In its latest white paper, Mobey Forum identifies that implementing a mobile wallet is easy in theory, but not in practice. For users, the advantages are clear, as the contents of the wallet can be mixed and matched to suit particular needs, so competing brands can coexist. The challenge, however, is that users may already have many virtual wallets, so need to see significant benefits to be motivated to shift to a mobile wallet.

Building momentum

Many industry players are vying for position in the nascent market for mobile wallets, so standardisation and interoperability could be difficult to achieve. The new opportunity to interact more strongly with their customers means that players in the market may bring out many competing solutions, fragmenting the market and making potential users more hesitant about adopting the technology.

"Full adoption of contactless payment will take a couple of years. Take-up can be very fast and the Olympics will drive it."

Despite these challenges, van Wezel is confident that mobile wallets will become commonplace, although much work needs to be done to coordinate the efforts of the many different stakeholders. On the contactless mobile payment side, he believes that momentum could build quickly and it may not be long before the market reaches critical mass.

"Full adoption of contactless payment will take a couple of years," he says. "Take-up can be very fast and the Olympics will drive it. The UK and the US are leading the way, and the transit space is already driving it.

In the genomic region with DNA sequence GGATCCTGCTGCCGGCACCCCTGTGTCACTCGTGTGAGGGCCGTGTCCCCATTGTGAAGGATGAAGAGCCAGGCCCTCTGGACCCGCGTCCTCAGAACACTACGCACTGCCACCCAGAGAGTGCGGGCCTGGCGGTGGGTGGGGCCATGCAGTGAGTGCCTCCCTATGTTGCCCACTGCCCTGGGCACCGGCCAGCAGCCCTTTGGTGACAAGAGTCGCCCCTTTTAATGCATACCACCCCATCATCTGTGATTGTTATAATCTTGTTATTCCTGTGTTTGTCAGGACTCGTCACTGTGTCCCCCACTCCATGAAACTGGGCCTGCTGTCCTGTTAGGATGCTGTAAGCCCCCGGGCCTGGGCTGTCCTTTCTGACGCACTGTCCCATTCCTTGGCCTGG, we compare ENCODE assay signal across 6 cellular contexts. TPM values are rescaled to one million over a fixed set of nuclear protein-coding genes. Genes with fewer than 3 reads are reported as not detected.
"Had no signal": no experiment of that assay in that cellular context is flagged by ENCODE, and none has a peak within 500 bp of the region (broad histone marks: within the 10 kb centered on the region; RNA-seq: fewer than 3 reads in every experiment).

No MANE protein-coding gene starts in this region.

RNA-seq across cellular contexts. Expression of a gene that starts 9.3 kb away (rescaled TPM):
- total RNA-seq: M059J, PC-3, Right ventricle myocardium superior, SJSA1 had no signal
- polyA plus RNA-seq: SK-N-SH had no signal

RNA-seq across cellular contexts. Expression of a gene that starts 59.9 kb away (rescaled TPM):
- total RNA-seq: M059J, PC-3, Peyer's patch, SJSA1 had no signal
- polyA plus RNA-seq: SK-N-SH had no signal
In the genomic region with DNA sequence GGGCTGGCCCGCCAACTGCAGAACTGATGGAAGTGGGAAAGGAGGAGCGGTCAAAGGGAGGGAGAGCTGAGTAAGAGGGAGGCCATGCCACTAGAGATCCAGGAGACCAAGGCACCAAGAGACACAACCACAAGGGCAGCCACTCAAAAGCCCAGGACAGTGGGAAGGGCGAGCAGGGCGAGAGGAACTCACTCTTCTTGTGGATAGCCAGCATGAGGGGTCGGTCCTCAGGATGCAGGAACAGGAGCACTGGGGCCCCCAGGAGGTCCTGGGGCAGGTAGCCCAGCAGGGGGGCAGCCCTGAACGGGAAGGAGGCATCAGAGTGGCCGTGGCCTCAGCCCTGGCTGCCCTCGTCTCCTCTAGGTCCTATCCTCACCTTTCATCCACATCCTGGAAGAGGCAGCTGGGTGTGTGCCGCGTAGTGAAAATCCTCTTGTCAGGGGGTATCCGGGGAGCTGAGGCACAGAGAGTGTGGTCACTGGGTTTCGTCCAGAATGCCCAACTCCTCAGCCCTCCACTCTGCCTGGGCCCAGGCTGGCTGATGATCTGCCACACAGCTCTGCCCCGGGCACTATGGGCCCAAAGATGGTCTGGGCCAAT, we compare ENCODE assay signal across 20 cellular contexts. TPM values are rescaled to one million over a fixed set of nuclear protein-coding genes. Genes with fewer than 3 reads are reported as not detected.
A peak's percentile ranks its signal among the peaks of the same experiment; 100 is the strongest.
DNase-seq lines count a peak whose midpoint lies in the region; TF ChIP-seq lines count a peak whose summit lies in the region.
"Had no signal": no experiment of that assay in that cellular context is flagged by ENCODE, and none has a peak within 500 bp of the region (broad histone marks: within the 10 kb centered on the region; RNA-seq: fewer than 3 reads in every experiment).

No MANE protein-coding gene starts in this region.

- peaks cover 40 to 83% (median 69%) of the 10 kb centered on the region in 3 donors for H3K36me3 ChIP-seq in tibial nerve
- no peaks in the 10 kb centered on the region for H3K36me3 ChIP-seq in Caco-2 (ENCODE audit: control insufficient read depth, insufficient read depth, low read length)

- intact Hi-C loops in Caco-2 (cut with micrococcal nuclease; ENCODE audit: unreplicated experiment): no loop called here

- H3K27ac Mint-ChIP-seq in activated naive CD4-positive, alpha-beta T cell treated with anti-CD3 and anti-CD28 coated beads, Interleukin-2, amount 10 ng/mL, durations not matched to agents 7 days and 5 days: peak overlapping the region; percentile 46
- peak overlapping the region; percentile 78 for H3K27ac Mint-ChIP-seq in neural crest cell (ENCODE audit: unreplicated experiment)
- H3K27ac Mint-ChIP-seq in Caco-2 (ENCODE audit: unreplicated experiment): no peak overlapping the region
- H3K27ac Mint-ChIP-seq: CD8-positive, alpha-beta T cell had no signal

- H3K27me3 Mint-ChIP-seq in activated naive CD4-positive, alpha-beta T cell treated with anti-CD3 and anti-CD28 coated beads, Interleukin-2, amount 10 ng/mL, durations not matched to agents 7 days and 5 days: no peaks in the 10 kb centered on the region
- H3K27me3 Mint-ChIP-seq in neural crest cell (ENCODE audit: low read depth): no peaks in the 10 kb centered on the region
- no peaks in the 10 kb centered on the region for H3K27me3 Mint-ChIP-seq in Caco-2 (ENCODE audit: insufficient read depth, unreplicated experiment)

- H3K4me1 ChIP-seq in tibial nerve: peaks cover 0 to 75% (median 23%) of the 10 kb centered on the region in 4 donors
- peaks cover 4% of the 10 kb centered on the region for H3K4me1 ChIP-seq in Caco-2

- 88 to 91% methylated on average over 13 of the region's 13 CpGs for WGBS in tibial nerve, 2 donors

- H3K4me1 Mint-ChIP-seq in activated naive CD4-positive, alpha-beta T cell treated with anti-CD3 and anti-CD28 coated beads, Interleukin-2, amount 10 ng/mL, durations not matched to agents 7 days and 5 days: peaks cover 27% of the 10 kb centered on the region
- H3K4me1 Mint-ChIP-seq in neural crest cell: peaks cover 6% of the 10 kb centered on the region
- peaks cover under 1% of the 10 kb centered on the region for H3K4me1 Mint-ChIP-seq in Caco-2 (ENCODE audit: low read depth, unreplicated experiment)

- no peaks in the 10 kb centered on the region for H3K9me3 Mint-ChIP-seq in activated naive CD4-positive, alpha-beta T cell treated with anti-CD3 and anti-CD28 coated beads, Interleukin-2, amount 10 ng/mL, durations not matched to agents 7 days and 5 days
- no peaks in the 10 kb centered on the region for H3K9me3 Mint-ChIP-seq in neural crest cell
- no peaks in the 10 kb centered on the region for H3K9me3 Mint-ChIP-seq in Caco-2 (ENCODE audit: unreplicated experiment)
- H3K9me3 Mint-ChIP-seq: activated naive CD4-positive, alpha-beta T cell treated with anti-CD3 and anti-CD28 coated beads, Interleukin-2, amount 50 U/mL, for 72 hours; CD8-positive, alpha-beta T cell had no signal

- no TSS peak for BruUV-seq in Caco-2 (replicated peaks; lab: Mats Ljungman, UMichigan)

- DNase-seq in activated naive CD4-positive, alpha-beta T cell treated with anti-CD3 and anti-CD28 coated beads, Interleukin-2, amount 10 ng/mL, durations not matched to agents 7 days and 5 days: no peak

"The Oyster card is very familiar to travellers in London, and it is being combined with Visa and MasterCard schemes, so people are used to the contactless experience. "It is when it reaches tipping point that we will see very fast acceptance."

A MasterCard study shows that consumers may spend up to 30% more with new contactless payment methods than with credit cards. After the first contactless transaction, users spend an average of 25% more online, 64% more abroad and 20% more in recurring payments. The study predicts that 150 million mobile devices will be contactless-enabled within the next few years
Ron van Wezel is director and global head of emerging payment streams at Deutsche Bank, where he is globally responsible for mobile, online and other emerging payment flows. A board member and chairman of Mobey Forum, he has 25 years’ experience in the payments and cards industry.